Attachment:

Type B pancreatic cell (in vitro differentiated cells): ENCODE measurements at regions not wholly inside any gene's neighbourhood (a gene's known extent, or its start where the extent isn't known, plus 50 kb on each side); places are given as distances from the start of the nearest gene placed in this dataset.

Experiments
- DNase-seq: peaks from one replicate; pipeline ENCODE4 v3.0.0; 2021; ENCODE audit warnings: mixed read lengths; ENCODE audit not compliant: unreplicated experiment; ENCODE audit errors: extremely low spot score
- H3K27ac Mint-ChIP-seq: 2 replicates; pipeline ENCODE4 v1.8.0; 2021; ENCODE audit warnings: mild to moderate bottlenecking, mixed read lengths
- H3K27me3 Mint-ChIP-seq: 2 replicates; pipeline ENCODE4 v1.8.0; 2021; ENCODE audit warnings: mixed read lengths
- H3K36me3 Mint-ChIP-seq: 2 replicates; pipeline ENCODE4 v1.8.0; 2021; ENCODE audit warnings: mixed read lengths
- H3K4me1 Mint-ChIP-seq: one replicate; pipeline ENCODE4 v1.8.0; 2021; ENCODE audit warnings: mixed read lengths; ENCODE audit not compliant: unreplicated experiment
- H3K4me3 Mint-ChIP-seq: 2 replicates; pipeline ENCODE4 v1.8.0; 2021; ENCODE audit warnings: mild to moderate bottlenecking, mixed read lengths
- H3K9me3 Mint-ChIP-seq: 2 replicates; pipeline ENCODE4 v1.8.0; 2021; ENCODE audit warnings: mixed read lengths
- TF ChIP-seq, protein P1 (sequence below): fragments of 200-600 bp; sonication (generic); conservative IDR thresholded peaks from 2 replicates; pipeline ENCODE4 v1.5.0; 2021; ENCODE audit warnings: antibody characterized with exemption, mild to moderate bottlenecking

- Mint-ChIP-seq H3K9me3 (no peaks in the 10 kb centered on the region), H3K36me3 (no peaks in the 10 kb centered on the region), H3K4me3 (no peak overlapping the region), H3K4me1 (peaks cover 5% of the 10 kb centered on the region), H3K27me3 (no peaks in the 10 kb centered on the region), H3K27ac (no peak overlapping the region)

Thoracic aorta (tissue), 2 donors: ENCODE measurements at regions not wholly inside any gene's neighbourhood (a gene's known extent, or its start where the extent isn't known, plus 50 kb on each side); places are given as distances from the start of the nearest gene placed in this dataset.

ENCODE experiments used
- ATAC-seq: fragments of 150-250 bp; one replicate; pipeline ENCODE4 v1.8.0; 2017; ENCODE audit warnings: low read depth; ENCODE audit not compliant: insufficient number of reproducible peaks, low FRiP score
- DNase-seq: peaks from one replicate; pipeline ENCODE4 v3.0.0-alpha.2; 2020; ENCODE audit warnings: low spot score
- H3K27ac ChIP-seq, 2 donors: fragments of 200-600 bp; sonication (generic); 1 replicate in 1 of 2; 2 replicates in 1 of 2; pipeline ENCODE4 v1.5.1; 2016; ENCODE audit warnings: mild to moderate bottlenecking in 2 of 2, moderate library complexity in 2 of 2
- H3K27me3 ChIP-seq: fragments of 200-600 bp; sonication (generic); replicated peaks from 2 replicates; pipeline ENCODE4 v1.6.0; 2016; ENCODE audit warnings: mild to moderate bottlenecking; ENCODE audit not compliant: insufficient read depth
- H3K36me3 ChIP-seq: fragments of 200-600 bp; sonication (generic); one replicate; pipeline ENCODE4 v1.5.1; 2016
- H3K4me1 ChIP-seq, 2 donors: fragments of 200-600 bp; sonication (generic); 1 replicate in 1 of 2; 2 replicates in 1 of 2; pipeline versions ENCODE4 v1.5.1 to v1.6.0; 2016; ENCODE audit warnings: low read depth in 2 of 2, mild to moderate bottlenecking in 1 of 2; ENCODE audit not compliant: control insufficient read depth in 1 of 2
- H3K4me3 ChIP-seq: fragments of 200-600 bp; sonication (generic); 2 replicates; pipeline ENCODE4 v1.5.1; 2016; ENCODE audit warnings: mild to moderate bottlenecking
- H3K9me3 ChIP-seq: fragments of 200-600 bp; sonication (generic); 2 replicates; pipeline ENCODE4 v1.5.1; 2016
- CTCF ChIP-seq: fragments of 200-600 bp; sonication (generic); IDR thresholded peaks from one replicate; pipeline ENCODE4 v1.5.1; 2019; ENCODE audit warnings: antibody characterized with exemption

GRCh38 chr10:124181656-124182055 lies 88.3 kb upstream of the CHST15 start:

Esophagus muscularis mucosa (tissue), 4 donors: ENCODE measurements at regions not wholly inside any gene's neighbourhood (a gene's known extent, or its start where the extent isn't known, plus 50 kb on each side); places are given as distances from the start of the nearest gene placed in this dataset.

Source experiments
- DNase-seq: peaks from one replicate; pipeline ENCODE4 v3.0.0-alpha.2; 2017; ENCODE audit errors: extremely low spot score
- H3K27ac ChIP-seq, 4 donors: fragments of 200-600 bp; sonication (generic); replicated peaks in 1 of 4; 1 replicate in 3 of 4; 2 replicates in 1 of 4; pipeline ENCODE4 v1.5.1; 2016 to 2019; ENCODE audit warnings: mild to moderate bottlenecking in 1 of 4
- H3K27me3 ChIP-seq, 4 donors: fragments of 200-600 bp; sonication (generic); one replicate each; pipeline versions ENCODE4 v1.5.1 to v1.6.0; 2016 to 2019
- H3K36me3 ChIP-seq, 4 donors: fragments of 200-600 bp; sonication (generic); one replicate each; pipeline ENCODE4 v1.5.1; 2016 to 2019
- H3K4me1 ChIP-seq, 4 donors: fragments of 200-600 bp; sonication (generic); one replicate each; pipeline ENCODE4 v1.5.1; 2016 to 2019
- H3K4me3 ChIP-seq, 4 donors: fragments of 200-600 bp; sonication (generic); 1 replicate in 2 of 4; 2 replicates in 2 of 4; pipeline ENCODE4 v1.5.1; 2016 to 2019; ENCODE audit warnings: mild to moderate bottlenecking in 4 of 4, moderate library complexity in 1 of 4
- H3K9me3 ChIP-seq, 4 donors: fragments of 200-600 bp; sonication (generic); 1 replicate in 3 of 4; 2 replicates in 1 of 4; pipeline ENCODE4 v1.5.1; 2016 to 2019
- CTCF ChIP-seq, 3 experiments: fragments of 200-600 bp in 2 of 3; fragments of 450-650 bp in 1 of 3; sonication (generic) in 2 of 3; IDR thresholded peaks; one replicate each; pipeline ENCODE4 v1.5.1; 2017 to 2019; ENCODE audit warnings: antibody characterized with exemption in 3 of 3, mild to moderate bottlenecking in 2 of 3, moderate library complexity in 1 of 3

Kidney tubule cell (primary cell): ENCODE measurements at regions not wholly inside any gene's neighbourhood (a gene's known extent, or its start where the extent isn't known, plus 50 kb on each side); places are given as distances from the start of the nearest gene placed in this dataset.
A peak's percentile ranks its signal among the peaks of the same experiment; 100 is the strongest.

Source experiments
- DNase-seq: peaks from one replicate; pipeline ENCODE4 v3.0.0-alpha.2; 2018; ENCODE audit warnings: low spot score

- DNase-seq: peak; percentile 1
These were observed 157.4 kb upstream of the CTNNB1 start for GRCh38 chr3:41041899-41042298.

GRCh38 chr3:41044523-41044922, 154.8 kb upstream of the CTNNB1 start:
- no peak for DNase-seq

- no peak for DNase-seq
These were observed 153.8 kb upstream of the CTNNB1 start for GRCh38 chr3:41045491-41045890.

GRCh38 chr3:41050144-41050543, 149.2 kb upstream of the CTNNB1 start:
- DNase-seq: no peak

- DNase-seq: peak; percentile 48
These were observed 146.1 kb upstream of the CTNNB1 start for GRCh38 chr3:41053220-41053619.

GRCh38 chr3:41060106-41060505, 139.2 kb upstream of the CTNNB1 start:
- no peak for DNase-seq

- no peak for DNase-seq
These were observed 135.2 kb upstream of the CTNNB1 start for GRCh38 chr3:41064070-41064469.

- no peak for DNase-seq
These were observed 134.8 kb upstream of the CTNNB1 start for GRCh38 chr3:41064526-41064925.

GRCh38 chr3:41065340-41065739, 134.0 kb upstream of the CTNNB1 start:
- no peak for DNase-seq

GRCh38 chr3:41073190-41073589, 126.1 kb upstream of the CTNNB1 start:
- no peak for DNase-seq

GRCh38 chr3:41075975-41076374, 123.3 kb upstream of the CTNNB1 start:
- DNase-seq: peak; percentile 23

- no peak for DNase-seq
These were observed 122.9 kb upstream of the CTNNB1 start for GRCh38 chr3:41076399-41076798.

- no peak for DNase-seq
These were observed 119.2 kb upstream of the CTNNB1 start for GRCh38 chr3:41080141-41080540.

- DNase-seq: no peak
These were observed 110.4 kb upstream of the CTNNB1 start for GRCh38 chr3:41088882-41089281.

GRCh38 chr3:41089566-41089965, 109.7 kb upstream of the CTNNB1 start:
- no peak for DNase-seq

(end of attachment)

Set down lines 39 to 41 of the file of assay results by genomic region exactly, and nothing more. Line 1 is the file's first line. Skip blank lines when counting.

These were observed 157.4 kb upstream of the CTNNB1 start for GRCh38 chr3:41041899-41042298.

GRCh38 chr3:41044523-41044922, 154.8 kb upstream of the CTNNB1 start:
- no peak for DNase-seq